Insects, to many humans can be a nuisance, either with their bites, stings, touch on the skin or even just by appearance. The truth is though they form an important part of the food chain and they should never be disregarded as unimportant. Bites from gnats can cause skin irritation, from locusts they can cause disease such as malaria, while stings from bees, hornets and wasps can cause pain. When an insect bites, it releases saliva that can cause the skin around the bite to become red, swollen and itchy.
The venom from a sting often also causes a swollen, itchy, red mark (a weal) to form on the skin. This can be painful, but it’s harmless in most cases. The affected area will usually remain painful and itchy for a few days. The severity of bites and stings varies depending on the type of insect involved and the sensitivity of the person. In rare cases, some people can have a serious allergic reaction (anaphylaxis) to a bite or sting that requires immediate medical treatment.
Flies carry germs and are a nuisance when they land on the skin and as they grow bigger into bluebottles the appearance can cause a human to react in a derogatory way. Animals suffer sometimes as much as humans in this respect. Spiders on the other hand can cause fear and blind panic in some people causing some to scream other to run, although size can also make a difference.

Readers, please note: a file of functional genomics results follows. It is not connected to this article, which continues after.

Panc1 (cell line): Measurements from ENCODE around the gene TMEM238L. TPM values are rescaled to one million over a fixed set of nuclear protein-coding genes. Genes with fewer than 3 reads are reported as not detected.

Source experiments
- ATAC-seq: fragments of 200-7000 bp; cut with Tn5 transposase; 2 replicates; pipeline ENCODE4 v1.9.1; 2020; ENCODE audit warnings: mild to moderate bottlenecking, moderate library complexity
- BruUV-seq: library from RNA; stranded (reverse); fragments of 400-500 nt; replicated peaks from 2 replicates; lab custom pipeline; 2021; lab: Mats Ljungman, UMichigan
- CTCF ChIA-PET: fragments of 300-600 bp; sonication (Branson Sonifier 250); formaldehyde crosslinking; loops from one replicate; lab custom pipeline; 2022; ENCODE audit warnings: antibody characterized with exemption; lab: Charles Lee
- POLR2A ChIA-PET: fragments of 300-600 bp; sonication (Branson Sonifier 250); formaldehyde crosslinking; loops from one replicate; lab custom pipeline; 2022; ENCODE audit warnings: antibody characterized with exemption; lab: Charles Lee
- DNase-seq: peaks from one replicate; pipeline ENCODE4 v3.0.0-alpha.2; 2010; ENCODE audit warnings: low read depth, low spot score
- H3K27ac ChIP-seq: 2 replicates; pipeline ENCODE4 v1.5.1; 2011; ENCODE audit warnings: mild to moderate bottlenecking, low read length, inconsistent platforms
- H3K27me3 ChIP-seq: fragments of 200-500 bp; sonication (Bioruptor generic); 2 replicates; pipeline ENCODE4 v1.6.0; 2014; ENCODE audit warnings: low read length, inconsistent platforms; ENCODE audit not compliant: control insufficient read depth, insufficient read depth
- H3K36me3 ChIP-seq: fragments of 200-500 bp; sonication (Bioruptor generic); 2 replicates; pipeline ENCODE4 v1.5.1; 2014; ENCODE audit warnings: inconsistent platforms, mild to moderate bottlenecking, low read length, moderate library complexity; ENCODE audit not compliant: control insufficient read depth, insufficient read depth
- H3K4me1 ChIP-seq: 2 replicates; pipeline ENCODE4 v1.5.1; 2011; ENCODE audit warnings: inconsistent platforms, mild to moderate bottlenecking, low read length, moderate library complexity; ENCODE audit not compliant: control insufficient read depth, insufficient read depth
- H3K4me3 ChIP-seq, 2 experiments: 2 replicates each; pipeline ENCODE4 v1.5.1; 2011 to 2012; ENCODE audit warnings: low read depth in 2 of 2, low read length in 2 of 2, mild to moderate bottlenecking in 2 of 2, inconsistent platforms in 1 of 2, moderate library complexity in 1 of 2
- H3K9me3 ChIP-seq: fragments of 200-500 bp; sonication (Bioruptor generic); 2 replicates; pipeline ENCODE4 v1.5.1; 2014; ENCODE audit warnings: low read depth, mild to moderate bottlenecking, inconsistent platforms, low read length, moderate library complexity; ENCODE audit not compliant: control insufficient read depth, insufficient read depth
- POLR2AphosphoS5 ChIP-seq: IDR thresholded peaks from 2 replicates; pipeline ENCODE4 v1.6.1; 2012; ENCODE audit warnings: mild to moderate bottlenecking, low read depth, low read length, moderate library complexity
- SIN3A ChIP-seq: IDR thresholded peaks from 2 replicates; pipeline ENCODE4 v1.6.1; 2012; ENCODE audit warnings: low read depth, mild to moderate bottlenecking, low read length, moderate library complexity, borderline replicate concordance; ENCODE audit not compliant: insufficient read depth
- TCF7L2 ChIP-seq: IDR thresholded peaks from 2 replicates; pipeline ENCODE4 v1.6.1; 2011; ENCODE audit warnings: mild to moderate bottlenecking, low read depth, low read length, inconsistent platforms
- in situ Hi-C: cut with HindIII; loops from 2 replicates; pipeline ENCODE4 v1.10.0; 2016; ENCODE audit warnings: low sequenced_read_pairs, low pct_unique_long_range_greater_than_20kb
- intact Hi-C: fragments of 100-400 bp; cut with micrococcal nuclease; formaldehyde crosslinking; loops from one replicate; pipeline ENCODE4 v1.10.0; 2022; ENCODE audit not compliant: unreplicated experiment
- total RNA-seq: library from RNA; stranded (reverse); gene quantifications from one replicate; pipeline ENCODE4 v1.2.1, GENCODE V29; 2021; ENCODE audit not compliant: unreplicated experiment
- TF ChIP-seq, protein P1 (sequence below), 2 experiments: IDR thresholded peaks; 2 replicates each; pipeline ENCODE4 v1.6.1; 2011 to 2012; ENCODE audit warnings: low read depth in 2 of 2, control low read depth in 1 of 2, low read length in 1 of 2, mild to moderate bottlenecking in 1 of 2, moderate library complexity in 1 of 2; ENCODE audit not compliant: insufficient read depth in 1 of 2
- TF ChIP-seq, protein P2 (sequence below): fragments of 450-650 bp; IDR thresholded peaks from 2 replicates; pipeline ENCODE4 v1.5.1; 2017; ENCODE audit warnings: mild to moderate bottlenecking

“Insects” when talked of in the food chain is pretty generalized. Some insects can be herbivores (grasshoppers, for example), so they would be very near the bottom. But there are insects that are predators (praying mantis, ladybug), so they would be at least a step up, as would some wasps which lay their eggs on other insects for their larvae to parasitize. There are some predatory insects that are large enough that they are able to eat tadpoles, salamanders, and small fish.
So insects can fit in a number of places in a food chain, depending on the species. Example:
plant -> insect -. bird -> snake -> human
Plant -> insect -> bigger insect -> fish -> human
One eats the other and so on…..
Insects are part of the traditional diets of approximately 2 billion people worldwide. Insects can contribute to food security and be a part of the solution to protein shortages, given their high nutritional value, low emissions of greenhouse gases, low requirements for land and water, and the high efficiency at which they can convert feed into food. The majority of insects consumed in developing countries today are harvested in nature from wild populations. In Western countries, the disgust factor in considering insects as food, combined currently with their limited availability on the market, and a lack of regulations governing insects as food and feed, are major barriers for their further expansion.
However, the biggest opportunity may well lie in the production of insect biomass as feedstock for animals and fish, to partly replace the increasingly expensive protein ingredients of compound feeds in the livestock industries. Considering the immense quantities of insect biomass needed to replace current protein-rich ingredients such as meal from fish and soybeans, automated mass rearing facilities need to be developed. For this to occur, significant technological innovations, changes in consumer food preferences, insect-encompassing food and feed legislation, and progress towards more sustainable food production systems are needed.